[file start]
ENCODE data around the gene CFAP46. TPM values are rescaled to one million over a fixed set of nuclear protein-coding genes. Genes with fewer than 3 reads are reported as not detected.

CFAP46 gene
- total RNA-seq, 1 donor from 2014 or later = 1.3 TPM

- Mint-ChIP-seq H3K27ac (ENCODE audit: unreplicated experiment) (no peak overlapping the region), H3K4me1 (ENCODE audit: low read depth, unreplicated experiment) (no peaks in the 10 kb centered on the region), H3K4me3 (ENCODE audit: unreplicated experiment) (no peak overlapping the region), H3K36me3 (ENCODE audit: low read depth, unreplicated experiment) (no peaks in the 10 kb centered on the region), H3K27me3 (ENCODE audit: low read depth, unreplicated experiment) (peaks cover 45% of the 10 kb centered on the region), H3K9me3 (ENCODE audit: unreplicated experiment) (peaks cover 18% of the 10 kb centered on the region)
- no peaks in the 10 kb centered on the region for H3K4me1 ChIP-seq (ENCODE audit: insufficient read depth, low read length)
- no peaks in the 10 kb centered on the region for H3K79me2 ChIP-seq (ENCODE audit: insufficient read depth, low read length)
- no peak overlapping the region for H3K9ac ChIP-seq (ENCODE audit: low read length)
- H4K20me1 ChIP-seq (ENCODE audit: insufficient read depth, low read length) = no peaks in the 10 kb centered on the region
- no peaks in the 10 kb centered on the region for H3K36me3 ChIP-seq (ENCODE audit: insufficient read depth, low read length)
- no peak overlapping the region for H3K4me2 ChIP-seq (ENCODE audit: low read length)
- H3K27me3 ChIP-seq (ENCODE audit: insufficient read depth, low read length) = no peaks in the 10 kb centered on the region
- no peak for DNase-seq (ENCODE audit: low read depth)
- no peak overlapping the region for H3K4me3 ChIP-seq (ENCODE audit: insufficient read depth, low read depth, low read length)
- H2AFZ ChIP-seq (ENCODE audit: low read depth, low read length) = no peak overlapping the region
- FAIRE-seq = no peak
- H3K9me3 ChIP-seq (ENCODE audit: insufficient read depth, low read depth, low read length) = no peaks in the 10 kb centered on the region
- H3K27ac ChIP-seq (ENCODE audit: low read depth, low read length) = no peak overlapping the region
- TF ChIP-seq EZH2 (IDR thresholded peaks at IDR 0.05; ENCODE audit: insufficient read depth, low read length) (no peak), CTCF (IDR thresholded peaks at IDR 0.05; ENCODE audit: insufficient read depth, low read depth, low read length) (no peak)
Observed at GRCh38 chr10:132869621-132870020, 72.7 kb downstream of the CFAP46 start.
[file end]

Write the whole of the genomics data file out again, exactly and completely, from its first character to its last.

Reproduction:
ENCODE data around the gene CFAP46. TPM values are rescaled to one million over a fixed set of nuclear protein-coding genes. Genes with fewer than 3 reads are reported as not detected.

CFAP46 gene
- total RNA-seq, 1 donor from 2014 or later = 1.3 TPM

- Mint-ChIP-seq H3K27ac (ENCODE audit: unreplicated experiment) (no peak overlapping the region), H3K4me1 (ENCODE audit: low read depth, unreplicated experiment) (no peaks in the 10 kb centered on the region), H3K4me3 (ENCODE audit: unreplicated experiment) (no peak overlapping the region), H3K36me3 (ENCODE audit: low read depth, unreplicated experiment) (no peaks in the 10 kb centered on the region), H3K27me3 (ENCODE audit: low read depth, unreplicated experiment) (peaks cover 45% of the 10 kb centered on the region), H3K9me3 (ENCODE audit: unreplicated experiment) (peaks cover 18% of the 10 kb centered on the region)
- no peaks in the 10 kb centered on the region for H3K4me1 ChIP-seq (ENCODE audit: insufficient read depth, low read length)
- no peaks in the 10 kb centered on the region for H3K79me2 ChIP-seq (ENCODE audit: insufficient read depth, low read length)
- no peak overlapping the region for H3K9ac ChIP-seq (ENCODE audit: low read length)
- H4K20me1 ChIP-seq (ENCODE audit: insufficient read depth, low read length) = no peaks in the 10 kb centered on the region
- no peaks in the 10 kb centered on the region for H3K36me3 ChIP-seq (ENCODE audit: insufficient read depth, low read length)
- no peak overlapping the region for H3K4me2 ChIP-seq (ENCODE audit: low read length)
- H3K27me3 ChIP-seq (ENCODE audit: insufficient read depth, low read length) = no peaks in the 10 kb centered on the region
- no peak for DNase-seq (ENCODE audit: low read depth)
- no peak overlapping the region for H3K4me3 ChIP-seq (ENCODE audit: insufficient read depth, low read depth, low read length)
- H2AFZ ChIP-seq (ENCODE audit: low read depth, low read length) = no peak overlapping the region
- FAIRE-seq = no peak
- H3K9me3 ChIP-seq (ENCODE audit: insufficient read depth, low read depth, low read length) = no peaks in the 10 kb centered on the region
- H3K27ac ChIP-seq (ENCODE audit: low read depth, low read length) = no peak overlapping the region
- TF ChIP-seq EZH2 (IDR thresholded peaks at IDR 0.05; ENCODE audit: insufficient read depth, low read length) (no peak), CTCF (IDR thresholded peaks at IDR 0.05; ENCODE audit: insufficient read depth, low read depth, low read length) (no peak)
Observed at GRCh38 chr10:132869621-132870020, 72.7 kb downstream of the CFAP46 start.